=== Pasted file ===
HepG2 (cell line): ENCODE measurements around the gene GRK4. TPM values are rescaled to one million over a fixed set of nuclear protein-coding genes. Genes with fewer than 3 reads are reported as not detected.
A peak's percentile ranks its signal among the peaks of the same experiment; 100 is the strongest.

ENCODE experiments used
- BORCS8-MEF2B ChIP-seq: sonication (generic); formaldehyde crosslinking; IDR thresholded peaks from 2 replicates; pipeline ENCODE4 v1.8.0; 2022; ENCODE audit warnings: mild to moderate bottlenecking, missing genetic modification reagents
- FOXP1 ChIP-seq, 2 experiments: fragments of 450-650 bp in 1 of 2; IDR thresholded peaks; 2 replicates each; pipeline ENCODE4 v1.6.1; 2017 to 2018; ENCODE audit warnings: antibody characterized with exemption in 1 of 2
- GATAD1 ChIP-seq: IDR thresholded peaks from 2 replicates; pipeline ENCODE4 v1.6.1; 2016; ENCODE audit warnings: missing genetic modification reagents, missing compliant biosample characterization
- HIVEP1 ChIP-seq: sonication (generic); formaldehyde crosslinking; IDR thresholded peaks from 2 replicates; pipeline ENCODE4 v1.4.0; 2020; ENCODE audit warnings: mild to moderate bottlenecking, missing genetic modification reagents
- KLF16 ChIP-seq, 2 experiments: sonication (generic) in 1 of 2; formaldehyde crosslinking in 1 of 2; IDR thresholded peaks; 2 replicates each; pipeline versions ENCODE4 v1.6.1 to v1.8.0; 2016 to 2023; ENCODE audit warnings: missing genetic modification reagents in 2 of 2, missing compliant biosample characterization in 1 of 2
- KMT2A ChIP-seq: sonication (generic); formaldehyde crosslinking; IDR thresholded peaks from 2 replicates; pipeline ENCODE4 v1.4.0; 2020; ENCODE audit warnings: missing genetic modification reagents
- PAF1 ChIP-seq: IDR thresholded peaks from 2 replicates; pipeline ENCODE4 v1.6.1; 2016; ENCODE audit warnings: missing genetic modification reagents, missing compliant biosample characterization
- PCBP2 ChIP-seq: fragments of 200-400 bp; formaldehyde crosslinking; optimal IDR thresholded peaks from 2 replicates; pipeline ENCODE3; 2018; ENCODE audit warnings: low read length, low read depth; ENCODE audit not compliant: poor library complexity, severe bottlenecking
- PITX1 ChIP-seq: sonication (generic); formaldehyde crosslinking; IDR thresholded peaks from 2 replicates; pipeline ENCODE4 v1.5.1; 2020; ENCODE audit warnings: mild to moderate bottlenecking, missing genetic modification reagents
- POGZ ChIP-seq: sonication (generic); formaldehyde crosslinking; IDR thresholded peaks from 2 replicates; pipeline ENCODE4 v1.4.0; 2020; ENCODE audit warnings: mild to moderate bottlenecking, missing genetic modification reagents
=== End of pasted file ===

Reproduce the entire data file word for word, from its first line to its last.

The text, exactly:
HepG2 (cell line): ENCODE measurements around the gene GRK4. TPM values are rescaled to one million over a fixed set of nuclear protein-coding genes. Genes with fewer than 3 reads are reported as not detected.
A peak's percentile ranks its signal among the peaks of the same experiment; 100 is the strongest.

ENCODE experiments used
- BORCS8-MEF2B ChIP-seq: sonication (generic); formaldehyde crosslinking; IDR thresholded peaks from 2 replicates; pipeline ENCODE4 v1.8.0; 2022; ENCODE audit warnings: mild to moderate bottlenecking, missing genetic modification reagents
- FOXP1 ChIP-seq, 2 experiments: fragments of 450-650 bp in 1 of 2; IDR thresholded peaks; 2 replicates each; pipeline ENCODE4 v1.6.1; 2017 to 2018; ENCODE audit warnings: antibody characterized with exemption in 1 of 2
- GATAD1 ChIP-seq: IDR thresholded peaks from 2 replicates; pipeline ENCODE4 v1.6.1; 2016; ENCODE audit warnings: missing genetic modification reagents, missing compliant biosample characterization
- HIVEP1 ChIP-seq: sonication (generic); formaldehyde crosslinking; IDR thresholded peaks from 2 replicates; pipeline ENCODE4 v1.4.0; 2020; ENCODE audit warnings: mild to moderate bottlenecking, missing genetic modification reagents
- KLF16 ChIP-seq, 2 experiments: sonication (generic) in 1 of 2; formaldehyde crosslinking in 1 of 2; IDR thresholded peaks; 2 replicates each; pipeline versions ENCODE4 v1.6.1 to v1.8.0; 2016 to 2023; ENCODE audit warnings: missing genetic modification reagents in 2 of 2, missing compliant biosample characterization in 1 of 2
- KMT2A ChIP-seq: sonication (generic); formaldehyde crosslinking; IDR thresholded peaks from 2 replicates; pipeline ENCODE4 v1.4.0; 2020; ENCODE audit warnings: missing genetic modification reagents
- PAF1 ChIP-seq: IDR thresholded peaks from 2 replicates; pipeline ENCODE4 v1.6.1; 2016; ENCODE audit warnings: missing genetic modification reagents, missing compliant biosample characterization
- PCBP2 ChIP-seq: fragments of 200-400 bp; formaldehyde crosslinking; optimal IDR thresholded peaks from 2 replicates; pipeline ENCODE3; 2018; ENCODE audit warnings: low read length, low read depth; ENCODE audit not compliant: poor library complexity, severe bottlenecking
- PITX1 ChIP-seq: sonication (generic); formaldehyde crosslinking; IDR thresholded peaks from 2 replicates; pipeline ENCODE4 v1.5.1; 2020; ENCODE audit warnings: mild to moderate bottlenecking, missing genetic modification reagents
- POGZ ChIP-seq: sonication (generic); formaldehyde crosslinking; IDR thresholded peaks from 2 replicates; pipeline ENCODE4 v1.4.0; 2020; ENCODE audit warnings: mild to moderate bottlenecking, missing genetic modification reagents